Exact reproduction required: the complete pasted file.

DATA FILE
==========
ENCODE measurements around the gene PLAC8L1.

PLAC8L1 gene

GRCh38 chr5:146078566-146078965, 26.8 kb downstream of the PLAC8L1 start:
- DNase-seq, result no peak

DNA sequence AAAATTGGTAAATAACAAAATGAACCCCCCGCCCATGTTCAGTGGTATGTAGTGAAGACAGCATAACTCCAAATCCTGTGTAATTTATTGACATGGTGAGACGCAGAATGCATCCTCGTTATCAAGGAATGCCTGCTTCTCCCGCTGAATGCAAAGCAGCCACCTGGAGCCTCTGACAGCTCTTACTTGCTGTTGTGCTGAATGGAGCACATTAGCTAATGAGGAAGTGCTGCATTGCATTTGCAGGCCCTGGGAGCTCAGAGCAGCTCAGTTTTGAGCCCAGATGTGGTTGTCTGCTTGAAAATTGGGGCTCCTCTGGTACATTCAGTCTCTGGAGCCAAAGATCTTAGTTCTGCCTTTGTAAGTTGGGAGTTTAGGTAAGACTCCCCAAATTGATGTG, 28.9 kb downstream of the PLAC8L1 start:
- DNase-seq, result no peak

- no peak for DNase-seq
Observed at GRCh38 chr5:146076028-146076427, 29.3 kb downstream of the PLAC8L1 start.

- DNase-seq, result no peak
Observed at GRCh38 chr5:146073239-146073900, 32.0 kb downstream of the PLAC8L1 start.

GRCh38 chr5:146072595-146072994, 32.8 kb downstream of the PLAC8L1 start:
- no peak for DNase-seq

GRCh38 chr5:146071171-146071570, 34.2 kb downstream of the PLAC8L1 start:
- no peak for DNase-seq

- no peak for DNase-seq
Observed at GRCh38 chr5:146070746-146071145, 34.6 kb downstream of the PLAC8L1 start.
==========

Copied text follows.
ENCODE measurements around the gene PLAC8L1.

PLAC8L1 gene

GRCh38 chr5:146078566-146078965, 26.8 kb downstream of the PLAC8L1 start:
- DNase-seq, result no peak

DNA sequence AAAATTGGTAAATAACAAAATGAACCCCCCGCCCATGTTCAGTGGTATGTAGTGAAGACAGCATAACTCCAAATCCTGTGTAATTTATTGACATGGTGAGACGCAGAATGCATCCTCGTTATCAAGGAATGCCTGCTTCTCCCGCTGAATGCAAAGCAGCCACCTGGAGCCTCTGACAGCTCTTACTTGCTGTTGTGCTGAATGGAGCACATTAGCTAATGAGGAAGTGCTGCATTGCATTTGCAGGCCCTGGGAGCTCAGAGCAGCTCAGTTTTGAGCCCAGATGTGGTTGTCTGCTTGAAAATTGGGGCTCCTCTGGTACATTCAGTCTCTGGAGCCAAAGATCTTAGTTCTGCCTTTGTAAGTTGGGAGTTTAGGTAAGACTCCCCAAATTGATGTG, 28.9 kb downstream of the PLAC8L1 start:
- DNase-seq, result no peak

- no peak for DNase-seq
Observed at GRCh38 chr5:146076028-146076427, 29.3 kb downstream of the PLAC8L1 start.

- DNase-seq, result no peak
Observed at GRCh38 chr5:146073239-146073900, 32.0 kb downstream of the PLAC8L1 start.

GRCh38 chr5:146072595-146072994, 32.8 kb downstream of the PLAC8L1 start:
- no peak for DNase-seq

GRCh38 chr5:146071171-146071570, 34.2 kb downstream of the PLAC8L1 start:
- no peak for DNase-seq

- no peak for DNase-seq
Observed at GRCh38 chr5:146070746-146071145, 34.6 kb downstream of the PLAC8L1 start.